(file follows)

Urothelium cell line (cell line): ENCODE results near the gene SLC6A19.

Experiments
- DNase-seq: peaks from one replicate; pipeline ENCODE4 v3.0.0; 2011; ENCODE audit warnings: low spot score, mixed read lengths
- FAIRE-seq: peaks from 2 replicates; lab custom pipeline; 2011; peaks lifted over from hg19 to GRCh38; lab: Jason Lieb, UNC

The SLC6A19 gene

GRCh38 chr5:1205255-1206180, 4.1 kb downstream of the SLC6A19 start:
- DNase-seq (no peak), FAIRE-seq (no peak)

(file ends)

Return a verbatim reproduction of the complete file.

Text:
Urothelium cell line (cell line): ENCODE results near the gene SLC6A19.

Experiments
- DNase-seq: peaks from one replicate; pipeline ENCODE4 v3.0.0; 2011; ENCODE audit warnings: low spot score, mixed read lengths
- FAIRE-seq: peaks from 2 replicates; lab custom pipeline; 2011; peaks lifted over from hg19 to GRCh38; lab: Jason Lieb, UNC

The SLC6A19 gene

GRCh38 chr5:1205255-1206180, 4.1 kb downstream of the SLC6A19 start:
- DNase-seq (no peak), FAIRE-seq (no peak)